This case puts OSHA on notice that courts will not abandon their obligations to subject the Agency's pronouncements to appropriate judicial scrutiny. Some observers, including many in OSHA, believed that the earlier Supreme Court case of Martin v. OSHRC required courts to honor without question OSHA's positions when a standard's language is unclear. Clearly, the court in this case was willing to look beyond OSHA's facile attempts to mould its interpretation to the specific facts and to assert its judicial authority, refusing to give OSHA carte blanche in its interpretations. Moreover, the case points to some issues that should give OSHA pause as it considers standards which contain more general language than historically has been the case.

For example, OSHA has proposals to issue standards for medical surveillance, written health and safety plans, exposure assessment, control of ergonomic hazards, and other areas implementing "good practices" in health and safety. Because these kinds of standards must apply broadly to many industries and employers, the specific implementation of the standards in each case must necessarily be indefinite. But the more broadly a standard is written, the more flexible its language, the more likely that any specific employer will have difficulty discerning the limits of his or her obligations. Good faith attempts notwithstanding, employers will be liable for penalties because the Agency's interpretation is obscure or because it changes substantially without notice to the regulated community.

This approach may not pass constitutional muster in these circumstances. Due process and fundamental fairness require that, when a statute allows monetary penalties against those who violate the law, the regulations implementing that statute them must provide fair warning of the conduct it prohibits or requires. The judicial standard which has been applied to OSHA in the past is that a regulation is considered unconstitutionally vague under the due process clause of the Fifth and Fourteenth Amendments if it "forbids or requires the doing of an act in terms so vague that men of common intelligence must necessarily guess at its meaning and differ as to its application." Many of the provisions of OSHA's more recent generic standards fail this test. Witness the increasing volume of OSHA memoranda, compliance instructions, and interpretive letters on hazard communication, lockout/tagout, confined spaces, and others.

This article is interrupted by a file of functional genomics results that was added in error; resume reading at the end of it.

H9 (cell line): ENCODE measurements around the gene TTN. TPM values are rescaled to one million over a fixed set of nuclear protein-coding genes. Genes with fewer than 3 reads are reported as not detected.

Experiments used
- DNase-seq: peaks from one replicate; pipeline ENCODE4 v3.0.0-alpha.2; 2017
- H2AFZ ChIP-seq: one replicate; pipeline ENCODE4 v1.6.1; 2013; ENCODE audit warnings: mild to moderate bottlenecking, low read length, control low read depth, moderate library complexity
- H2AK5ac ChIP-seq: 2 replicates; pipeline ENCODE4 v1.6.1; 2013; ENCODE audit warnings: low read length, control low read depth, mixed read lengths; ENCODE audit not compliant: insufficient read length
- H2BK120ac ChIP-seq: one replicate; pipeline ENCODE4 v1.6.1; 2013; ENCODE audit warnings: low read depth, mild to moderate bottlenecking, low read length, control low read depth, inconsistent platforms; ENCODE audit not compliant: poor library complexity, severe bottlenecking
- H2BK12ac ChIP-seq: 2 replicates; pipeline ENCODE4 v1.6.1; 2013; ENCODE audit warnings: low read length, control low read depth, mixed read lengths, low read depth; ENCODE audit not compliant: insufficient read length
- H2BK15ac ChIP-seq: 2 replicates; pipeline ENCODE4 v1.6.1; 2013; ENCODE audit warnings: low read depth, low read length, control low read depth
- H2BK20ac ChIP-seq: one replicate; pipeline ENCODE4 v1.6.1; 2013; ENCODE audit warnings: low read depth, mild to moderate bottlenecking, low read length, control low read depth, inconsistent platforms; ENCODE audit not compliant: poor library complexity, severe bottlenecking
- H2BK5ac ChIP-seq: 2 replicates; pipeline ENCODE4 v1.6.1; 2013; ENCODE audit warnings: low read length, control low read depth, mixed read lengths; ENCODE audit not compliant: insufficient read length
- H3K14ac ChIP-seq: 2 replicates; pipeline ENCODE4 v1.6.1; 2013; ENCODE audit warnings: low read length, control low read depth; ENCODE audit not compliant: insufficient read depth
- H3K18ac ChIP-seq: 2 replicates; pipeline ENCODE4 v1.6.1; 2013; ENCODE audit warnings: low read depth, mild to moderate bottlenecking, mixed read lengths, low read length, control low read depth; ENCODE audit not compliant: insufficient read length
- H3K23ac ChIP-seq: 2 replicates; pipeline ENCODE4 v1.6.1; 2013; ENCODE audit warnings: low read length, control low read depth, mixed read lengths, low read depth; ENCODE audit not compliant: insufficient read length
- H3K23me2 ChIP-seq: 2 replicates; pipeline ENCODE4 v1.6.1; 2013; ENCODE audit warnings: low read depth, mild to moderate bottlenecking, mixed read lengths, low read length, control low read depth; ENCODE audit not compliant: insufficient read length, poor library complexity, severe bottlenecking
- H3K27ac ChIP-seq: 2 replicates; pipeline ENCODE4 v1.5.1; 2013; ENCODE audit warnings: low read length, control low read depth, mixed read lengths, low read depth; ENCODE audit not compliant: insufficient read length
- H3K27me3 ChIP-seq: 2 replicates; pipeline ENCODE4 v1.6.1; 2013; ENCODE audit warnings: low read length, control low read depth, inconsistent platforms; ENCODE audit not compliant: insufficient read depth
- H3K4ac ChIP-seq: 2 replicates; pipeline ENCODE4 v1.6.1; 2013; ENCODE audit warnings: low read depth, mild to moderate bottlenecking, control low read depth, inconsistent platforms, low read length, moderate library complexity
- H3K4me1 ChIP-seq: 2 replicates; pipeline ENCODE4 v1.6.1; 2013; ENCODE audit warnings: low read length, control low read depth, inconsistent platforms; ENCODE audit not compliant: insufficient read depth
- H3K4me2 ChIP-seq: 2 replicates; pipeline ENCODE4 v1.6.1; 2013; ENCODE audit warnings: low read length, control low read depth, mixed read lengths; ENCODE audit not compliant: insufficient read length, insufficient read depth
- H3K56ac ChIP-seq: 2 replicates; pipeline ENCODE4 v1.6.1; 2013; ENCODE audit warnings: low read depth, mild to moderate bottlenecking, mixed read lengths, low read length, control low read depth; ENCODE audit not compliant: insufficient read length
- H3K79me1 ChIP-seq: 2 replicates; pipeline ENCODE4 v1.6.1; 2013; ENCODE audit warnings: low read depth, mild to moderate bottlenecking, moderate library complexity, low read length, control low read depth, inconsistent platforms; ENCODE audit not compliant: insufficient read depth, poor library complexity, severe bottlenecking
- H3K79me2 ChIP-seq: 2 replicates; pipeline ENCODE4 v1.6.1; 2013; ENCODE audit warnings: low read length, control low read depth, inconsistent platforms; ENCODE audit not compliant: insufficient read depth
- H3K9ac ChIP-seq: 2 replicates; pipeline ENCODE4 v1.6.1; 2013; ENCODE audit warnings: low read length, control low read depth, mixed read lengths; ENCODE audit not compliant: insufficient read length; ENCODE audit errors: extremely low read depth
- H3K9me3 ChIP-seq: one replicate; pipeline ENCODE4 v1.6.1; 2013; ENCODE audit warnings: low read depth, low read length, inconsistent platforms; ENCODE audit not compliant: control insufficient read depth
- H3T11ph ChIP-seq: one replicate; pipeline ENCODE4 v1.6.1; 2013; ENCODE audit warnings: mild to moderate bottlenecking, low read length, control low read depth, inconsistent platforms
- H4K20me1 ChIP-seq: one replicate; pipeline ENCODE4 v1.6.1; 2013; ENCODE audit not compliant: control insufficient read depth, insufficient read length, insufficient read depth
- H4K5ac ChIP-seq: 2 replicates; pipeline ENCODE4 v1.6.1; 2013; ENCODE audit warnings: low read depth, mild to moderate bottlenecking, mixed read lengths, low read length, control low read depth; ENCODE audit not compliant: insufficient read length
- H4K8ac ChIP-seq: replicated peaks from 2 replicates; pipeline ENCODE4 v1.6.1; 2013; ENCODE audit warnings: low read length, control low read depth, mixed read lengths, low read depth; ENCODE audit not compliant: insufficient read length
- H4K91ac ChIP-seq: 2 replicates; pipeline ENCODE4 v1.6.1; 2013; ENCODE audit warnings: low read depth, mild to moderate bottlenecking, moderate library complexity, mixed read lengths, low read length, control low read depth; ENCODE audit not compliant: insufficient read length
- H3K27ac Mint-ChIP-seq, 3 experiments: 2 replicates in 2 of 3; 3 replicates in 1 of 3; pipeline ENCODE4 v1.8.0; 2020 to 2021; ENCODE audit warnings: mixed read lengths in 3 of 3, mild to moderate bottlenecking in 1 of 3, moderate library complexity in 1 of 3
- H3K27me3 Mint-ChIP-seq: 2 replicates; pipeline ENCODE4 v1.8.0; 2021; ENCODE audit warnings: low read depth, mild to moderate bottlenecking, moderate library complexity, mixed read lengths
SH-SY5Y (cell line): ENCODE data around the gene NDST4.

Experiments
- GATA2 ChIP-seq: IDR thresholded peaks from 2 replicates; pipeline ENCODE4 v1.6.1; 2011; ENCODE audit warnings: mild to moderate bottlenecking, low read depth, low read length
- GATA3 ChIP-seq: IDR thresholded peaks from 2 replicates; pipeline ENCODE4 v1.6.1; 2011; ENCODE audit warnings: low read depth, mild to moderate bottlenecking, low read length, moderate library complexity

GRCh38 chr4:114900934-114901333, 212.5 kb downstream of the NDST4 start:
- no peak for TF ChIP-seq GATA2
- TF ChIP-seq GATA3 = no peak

The importance of this principle cannot be overstated. If nothing else, the government must be held to its own rules when it acts to impose duties on its citizens. To put it another way, the government must turn square corners. Using ambiguous language in the hopes of avoiding conflict or to encompass every possible consequence that might occur is a recipe for regulatory unfairness and ultimately failure. The most difficult part of the task before OSHA in drafting regulations is to be clear in its intentions so that conscientious employers can understand their duties under the Occupational Safety and Health Act.

This article appeared in Compliance Magazine (January/February 1995) and it is reprinted with permission of Compliance Magazine. Copyright © 2001 by IHS Publishing Group. All rights reserved.

For further information about this article, please contact David G. Sarvadi at 202-434-4249 or by e-mail at sarvadi@khlaw.com.